Just as this father is teaching his young son, so let us learn through the church’s faith and liturgy to be able to recognize, as John was able to recognize, the subtle and quiet signs of God’s love and provident care. Jesus has given us in this Eucharist his very Body, and his true Blood for the forgiveness of our sins. Rather than be worn down by our struggle against temptation and sin, we ought to yearn to eat this Body, to wish to drink in abundance this Blood poured out for the forgiveness of our sins so that Jesus can sustain us in our struggle and the victory be his. The Letter of James has urged us again and again today: Be patient, brothers and sisters, until the coming of the Lord. See how the farmer waits… being patient…You too must be patient. Take as an example of hardship and patience … the prophets who spoke in the name of the Lord. Four times we are urged to be patient, but do we heed that? How often do we excuse our incivility by saying that the other person was rude to me, thus making our virtue not our own, but rather dependent on another’s? How often do we withhold forgiveness, making the other ask for it? How often do we make the hope of gain the measure of our giving? Let us rather put into practice the Apostle’s words: Put on then, as God’s chosen ones, hoy and beloved, heartfelt compassion, kindness, humility, gentleness, and patience, bearing with one another and forgiving one another… In our Christmas preparation, let us be guided by Jesus’ words: Give and gifts will be given to you; a good measure, packed together, shaken down, and overflowing, will be poured into your lap.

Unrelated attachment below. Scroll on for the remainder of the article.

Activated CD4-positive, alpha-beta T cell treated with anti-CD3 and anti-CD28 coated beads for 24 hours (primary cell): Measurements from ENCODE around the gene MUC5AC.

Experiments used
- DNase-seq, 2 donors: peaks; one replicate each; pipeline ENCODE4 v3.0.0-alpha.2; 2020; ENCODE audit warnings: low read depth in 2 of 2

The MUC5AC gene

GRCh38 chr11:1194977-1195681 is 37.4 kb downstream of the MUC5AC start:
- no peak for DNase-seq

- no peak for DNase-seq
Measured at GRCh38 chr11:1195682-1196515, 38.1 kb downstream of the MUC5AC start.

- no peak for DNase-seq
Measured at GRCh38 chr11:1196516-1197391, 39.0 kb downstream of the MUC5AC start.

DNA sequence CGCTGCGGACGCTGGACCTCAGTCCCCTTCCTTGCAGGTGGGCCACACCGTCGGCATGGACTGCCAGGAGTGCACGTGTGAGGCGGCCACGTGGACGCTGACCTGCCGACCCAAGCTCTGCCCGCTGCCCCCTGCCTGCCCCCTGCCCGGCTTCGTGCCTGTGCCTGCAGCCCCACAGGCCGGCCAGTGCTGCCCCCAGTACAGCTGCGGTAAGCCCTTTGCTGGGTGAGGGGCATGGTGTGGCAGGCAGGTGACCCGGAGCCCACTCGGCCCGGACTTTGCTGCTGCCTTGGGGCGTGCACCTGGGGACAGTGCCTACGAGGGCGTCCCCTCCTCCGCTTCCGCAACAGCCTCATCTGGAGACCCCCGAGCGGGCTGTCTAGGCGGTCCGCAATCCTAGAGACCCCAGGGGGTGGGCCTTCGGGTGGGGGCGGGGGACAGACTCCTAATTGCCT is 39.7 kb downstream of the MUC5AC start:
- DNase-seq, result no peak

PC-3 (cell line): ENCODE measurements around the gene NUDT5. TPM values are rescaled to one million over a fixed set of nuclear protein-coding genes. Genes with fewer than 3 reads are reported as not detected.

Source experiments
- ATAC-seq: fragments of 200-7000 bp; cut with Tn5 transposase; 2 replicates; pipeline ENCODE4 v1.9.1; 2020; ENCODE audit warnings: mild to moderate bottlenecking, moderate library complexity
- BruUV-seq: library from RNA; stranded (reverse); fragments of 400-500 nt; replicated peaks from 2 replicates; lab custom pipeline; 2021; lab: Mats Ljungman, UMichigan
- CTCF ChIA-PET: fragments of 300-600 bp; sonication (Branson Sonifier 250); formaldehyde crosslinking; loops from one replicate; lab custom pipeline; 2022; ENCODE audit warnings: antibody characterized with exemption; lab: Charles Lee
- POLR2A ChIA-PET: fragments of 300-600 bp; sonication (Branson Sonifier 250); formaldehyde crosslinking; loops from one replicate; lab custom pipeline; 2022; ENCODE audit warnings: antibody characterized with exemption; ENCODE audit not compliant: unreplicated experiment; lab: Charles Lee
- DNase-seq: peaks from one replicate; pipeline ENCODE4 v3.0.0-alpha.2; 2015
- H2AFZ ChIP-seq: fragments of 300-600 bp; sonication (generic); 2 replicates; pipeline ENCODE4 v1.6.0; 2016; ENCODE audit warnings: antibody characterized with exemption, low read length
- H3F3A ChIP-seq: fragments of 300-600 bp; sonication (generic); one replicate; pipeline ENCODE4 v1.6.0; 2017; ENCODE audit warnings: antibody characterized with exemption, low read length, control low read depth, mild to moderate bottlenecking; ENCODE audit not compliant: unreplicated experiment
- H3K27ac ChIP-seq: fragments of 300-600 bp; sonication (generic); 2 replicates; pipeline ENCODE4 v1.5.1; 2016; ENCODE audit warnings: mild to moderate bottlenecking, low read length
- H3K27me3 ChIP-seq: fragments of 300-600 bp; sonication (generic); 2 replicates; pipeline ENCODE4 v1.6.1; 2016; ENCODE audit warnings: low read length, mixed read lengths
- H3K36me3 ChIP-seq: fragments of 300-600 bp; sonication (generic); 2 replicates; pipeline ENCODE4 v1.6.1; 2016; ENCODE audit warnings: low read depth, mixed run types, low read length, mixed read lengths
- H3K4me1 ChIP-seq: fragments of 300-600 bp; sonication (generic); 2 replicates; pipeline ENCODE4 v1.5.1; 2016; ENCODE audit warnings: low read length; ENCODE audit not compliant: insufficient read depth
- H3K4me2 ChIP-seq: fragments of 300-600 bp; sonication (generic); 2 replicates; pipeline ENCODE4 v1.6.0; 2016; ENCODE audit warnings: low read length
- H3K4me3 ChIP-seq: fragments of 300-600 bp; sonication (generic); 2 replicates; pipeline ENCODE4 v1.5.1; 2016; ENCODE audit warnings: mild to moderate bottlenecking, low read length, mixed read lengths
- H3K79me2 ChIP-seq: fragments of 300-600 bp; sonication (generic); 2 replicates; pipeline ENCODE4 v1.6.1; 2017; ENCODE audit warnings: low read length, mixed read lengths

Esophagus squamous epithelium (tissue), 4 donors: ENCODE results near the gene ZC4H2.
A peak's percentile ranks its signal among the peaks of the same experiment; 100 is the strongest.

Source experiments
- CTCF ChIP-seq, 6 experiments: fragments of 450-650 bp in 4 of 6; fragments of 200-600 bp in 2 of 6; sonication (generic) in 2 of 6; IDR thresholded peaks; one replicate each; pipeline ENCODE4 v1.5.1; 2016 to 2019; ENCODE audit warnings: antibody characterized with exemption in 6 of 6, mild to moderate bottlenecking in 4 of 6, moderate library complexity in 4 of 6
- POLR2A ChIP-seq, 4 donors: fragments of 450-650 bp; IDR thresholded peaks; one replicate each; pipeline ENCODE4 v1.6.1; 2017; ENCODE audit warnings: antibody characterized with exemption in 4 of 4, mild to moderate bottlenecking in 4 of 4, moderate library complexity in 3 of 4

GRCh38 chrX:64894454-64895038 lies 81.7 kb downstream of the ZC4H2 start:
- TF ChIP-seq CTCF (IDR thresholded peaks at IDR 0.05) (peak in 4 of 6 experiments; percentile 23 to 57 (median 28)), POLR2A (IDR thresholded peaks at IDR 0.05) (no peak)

And so, brothers and sisters, on this third Advent Sunday, if we find that the cares of life, our sins and the lies and injustice of the world have tempted us to lose faith that one day the desert and the parched land will exalt, the steppe will rejoice and bloom… with abundant flowers and rejoice with joyful song then let us learn from the Scriptures and the church’s liturgy to strengthen the hands that are feeble and make firm the knees that are weak. Let us learn to recognize the signs that the One who is to come is among us, in the excitement of little children, in the kindness and forbearance we are called to show to one another. Let us have great confidence that one day we will be among those who enter Zion singing, crowned with everlasting joy; they will meet with joy and gladness, sorrow and mourning will flee.
Abbot Placid Solari, O.S.B.